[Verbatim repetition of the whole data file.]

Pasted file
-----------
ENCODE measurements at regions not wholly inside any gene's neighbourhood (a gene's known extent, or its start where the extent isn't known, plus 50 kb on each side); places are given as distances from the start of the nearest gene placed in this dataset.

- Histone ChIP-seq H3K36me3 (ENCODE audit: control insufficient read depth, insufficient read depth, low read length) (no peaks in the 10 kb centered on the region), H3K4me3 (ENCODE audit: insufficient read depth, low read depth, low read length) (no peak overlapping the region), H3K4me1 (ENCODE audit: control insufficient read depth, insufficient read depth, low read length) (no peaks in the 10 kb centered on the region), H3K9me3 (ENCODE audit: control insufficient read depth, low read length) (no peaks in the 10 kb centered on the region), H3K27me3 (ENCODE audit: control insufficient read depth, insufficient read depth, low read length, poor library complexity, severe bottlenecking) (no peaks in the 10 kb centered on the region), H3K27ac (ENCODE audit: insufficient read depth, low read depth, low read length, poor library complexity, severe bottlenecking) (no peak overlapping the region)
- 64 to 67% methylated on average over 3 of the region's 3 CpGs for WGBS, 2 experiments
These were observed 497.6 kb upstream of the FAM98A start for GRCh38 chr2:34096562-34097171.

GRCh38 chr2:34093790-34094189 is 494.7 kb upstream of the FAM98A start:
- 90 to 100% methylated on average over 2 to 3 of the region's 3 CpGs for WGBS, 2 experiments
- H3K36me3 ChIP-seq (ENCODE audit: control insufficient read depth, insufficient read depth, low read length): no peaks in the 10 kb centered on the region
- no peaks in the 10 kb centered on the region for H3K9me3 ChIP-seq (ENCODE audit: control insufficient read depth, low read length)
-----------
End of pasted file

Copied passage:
ENCODE measurements at regions not wholly inside any gene's neighbourhood (a gene's known extent, or its start where the extent isn't known, plus 50 kb on each side); places are given as distances from the start of the nearest gene placed in this dataset.

- Histone ChIP-seq H3K36me3 (ENCODE audit: control insufficient read depth, insufficient read depth, low read length) (no peaks in the 10 kb centered on the region), H3K4me3 (ENCODE audit: insufficient read depth, low read depth, low read length) (no peak overlapping the region), H3K4me1 (ENCODE audit: control insufficient read depth, insufficient read depth, low read length) (no peaks in the 10 kb centered on the region), H3K9me3 (ENCODE audit: control insufficient read depth, low read length) (no peaks in the 10 kb centered on the region), H3K27me3 (ENCODE audit: control insufficient read depth, insufficient read depth, low read length, poor library complexity, severe bottlenecking) (no peaks in the 10 kb centered on the region), H3K27ac (ENCODE audit: insufficient read depth, low read depth, low read length, poor library complexity, severe bottlenecking) (no peak overlapping the region)
- 64 to 67% methylated on average over 3 of the region's 3 CpGs for WGBS, 2 experiments
These were observed 497.6 kb upstream of the FAM98A start for GRCh38 chr2:34096562-34097171.

GRCh38 chr2:34093790-34094189 is 494.7 kb upstream of the FAM98A start:
- 90 to 100% methylated on average over 2 to 3 of the region's 3 CpGs for WGBS, 2 experiments
- H3K36me3 ChIP-seq (ENCODE audit: control insufficient read depth, insufficient read depth, low read length): no peaks in the 10 kb centered on the region
- no peaks in the 10 kb centered on the region for H3K9me3 ChIP-seq (ENCODE audit: control insufficient read depth, low read length)